Using a cloud-resolving model to study the effects of subgrid-scale variations in relative humidity on direct sulphate-aerosol forcing
Article first published online: 19 DEC 2006
Copyright © 2001 John Wiley & Sons, Ltd
Quarterly Journal of the Royal Meteorological Society
Volume 127, Issue 577, pages 2385–2394, October 2001 Part A
How to Cite
Petch, J. C. (2001), Using a cloud-resolving model to study the effects of subgrid-scale variations in relative humidity on direct sulphate-aerosol forcing. Q.J.R. Meteorol. Soc., 127: 2385–2394. doi: 10.1002/qj.49712757710
- Issue published online: 19 DEC 2006
- Article first published online: 19 DEC 2006
- Manuscript Revised: 9 APR 2001
- Manuscript Received: 9 OCT 2000
- Climate model;
Cloud-resolving model simulations over a tropical ocean and a mid-latitude continental region have been used to investigate the influence of subgrid-scale variations of relative humidity on the direct radiative forcing of sulphate aerosols. Offline radiation calculations based on output from a cloud-resolving model, with and without sulphate aerosol included, are used to calculate the direct radiative forcing of the aerosol. This forcing is compared with results from single-column radiation calculations typical of those produced by a climate model.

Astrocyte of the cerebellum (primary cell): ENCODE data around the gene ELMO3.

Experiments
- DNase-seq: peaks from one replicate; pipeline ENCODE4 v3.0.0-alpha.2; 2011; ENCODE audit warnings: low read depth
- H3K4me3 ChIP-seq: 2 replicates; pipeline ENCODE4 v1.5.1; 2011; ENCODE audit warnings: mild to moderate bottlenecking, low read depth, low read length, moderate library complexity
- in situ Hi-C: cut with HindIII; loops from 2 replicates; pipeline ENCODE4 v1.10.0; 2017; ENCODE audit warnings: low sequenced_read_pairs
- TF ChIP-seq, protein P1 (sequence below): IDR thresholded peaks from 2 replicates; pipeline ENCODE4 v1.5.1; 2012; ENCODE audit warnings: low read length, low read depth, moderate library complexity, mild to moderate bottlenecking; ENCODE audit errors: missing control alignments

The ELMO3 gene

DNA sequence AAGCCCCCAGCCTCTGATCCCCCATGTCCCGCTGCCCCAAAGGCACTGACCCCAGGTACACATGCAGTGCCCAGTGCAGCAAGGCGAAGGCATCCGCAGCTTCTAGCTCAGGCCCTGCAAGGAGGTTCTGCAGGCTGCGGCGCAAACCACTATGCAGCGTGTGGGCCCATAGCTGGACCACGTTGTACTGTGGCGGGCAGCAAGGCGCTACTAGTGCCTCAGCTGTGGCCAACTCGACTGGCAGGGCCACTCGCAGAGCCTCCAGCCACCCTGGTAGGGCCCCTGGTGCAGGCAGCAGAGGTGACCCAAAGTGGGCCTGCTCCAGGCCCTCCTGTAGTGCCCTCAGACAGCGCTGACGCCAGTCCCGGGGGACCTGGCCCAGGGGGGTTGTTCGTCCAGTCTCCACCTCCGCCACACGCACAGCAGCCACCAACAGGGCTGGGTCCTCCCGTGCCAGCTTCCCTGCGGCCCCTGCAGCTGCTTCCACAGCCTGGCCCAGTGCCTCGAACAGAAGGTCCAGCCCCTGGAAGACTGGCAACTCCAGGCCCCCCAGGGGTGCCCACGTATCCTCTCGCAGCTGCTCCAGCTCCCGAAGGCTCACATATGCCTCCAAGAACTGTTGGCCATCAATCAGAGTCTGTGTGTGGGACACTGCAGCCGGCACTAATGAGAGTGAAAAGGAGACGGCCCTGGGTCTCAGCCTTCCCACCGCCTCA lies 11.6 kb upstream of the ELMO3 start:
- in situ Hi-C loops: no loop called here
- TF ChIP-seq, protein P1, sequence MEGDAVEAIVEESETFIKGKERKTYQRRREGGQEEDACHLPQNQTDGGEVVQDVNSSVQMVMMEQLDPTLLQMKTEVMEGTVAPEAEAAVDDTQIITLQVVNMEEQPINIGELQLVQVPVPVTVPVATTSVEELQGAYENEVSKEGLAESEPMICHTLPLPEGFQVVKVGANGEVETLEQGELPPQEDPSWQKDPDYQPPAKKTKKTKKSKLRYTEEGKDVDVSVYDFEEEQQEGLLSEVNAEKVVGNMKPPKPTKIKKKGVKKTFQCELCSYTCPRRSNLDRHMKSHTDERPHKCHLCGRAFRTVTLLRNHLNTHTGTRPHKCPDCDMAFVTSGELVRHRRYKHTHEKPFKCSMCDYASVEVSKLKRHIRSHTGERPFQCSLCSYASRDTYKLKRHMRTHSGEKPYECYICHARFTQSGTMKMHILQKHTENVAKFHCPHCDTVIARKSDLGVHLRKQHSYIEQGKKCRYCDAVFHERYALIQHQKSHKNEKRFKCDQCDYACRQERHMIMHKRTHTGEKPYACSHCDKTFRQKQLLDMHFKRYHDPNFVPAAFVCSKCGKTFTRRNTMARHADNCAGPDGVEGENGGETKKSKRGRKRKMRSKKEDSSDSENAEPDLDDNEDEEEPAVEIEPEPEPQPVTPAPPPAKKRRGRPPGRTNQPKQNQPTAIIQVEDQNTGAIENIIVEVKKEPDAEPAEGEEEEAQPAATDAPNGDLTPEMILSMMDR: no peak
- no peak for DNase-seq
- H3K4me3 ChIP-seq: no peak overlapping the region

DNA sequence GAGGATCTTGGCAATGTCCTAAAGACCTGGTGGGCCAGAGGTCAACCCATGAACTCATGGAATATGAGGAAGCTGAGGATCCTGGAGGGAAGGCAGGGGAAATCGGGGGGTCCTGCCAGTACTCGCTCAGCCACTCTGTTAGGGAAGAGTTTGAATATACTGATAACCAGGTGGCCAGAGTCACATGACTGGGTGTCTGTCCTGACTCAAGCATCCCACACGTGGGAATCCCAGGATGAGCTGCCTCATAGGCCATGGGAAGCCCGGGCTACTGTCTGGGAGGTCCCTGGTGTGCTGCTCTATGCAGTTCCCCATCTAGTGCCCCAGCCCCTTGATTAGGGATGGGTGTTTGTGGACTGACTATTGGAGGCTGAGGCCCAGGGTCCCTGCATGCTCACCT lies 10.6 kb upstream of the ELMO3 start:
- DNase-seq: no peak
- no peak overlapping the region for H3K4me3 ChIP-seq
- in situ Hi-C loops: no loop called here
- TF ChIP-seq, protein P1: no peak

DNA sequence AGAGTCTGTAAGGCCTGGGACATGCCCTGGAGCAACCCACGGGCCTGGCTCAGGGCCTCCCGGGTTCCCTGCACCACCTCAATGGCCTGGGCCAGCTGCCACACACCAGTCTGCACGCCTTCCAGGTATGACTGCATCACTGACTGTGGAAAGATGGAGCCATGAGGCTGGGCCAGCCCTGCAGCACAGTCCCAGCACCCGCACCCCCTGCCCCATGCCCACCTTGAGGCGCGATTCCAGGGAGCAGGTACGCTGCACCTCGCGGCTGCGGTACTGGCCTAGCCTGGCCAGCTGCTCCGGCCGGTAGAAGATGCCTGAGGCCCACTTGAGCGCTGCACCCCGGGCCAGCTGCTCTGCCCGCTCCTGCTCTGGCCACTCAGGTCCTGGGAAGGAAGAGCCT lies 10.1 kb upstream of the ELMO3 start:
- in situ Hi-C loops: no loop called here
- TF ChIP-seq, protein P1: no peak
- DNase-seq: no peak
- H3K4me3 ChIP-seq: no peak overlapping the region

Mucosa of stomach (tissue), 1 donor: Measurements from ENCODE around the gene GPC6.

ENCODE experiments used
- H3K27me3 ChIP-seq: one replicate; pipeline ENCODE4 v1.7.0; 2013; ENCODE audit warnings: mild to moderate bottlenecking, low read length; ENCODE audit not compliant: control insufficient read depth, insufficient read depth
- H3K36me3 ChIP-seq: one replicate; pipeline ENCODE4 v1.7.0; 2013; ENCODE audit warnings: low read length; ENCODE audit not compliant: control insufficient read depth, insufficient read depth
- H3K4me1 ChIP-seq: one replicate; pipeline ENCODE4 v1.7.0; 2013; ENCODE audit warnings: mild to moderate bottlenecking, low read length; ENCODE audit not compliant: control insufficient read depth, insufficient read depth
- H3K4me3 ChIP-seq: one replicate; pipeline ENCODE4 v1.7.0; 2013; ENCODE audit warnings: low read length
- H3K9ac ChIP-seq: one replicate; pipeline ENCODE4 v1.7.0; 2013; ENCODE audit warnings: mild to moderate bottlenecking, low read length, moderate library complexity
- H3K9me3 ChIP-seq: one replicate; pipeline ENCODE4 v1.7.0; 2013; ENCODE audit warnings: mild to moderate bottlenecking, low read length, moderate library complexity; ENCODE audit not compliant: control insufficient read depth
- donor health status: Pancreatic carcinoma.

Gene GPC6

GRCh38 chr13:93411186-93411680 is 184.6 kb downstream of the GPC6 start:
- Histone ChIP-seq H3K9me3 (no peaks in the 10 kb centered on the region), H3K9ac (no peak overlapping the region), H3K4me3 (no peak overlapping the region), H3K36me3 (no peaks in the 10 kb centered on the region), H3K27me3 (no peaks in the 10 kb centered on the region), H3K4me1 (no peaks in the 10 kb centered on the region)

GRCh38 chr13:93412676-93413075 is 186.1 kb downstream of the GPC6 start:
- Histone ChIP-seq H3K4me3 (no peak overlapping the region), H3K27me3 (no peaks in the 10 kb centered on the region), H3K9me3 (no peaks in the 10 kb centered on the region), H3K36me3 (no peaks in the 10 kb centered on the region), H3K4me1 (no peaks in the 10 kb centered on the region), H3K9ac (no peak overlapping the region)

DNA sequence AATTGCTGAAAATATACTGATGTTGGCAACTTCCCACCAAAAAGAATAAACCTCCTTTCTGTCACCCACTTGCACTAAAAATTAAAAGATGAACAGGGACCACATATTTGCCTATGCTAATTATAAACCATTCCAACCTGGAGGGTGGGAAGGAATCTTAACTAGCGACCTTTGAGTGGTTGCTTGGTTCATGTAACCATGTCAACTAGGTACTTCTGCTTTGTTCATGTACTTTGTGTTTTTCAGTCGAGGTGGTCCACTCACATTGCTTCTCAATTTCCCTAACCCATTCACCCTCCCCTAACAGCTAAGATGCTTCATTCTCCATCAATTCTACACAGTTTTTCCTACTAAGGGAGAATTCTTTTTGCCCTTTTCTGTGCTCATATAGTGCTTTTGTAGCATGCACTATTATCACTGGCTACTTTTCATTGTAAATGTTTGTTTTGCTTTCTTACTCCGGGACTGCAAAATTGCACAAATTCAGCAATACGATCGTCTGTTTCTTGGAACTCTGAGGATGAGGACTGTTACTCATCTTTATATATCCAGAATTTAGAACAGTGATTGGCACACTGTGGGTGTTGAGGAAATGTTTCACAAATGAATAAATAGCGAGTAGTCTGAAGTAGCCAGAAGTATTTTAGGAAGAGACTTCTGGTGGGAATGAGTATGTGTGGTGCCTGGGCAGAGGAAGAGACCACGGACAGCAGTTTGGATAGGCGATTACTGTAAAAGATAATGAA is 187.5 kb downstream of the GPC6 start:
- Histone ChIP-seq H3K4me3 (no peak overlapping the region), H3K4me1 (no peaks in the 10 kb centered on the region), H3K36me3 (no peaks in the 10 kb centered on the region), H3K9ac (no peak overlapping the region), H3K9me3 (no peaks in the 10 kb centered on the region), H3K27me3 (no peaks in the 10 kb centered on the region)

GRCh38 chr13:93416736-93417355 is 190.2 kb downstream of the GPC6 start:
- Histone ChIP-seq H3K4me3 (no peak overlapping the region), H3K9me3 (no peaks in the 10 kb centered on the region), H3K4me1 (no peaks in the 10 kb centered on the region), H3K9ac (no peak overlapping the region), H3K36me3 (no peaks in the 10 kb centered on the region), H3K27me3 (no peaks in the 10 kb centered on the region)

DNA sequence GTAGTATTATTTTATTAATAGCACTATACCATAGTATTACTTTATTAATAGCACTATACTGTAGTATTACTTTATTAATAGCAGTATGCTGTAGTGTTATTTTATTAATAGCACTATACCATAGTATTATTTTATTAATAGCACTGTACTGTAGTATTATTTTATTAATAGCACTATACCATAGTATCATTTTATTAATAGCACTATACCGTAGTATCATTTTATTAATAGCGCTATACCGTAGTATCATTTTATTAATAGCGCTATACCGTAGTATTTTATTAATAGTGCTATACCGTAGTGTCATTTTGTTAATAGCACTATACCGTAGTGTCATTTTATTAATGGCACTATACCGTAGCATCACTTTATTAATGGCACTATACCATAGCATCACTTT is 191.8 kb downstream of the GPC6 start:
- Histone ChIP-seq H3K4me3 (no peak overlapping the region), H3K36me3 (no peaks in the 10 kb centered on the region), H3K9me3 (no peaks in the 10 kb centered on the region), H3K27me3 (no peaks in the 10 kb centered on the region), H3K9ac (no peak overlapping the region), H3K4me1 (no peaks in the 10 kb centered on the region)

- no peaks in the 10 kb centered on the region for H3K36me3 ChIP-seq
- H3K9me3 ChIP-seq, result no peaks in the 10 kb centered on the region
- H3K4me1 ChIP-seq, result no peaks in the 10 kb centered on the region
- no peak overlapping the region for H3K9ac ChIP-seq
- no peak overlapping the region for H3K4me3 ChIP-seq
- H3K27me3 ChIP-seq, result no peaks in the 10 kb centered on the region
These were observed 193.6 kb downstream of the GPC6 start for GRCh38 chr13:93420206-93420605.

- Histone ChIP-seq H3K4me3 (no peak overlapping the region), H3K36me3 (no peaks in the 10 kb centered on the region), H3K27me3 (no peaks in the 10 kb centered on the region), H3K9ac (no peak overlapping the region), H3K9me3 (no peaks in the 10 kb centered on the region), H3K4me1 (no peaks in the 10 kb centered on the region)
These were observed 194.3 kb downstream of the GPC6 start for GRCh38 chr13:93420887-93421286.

The results from this idealized study show that a typical climate model can underestimate the direct radiative forcing of aerosols by up to 80%. The errors in a climate-model calculation are largest when the mean relative humidity is high or there are moist regions within a drier domain; this is usually reflected in a larger standard deviation of the relative humidity. Over the more humid tropical ocean, a climate model may underestimate the direct radiative forcing of sulphate aerosols by 43%, on average (ranging between 30% and 80%). Over the drier continental mid-latitude region the average error is only 10%, but instantaneous values can exceed 50% during times when both the mean relative humidity and its standard deviation are large; this is typically close to convective events.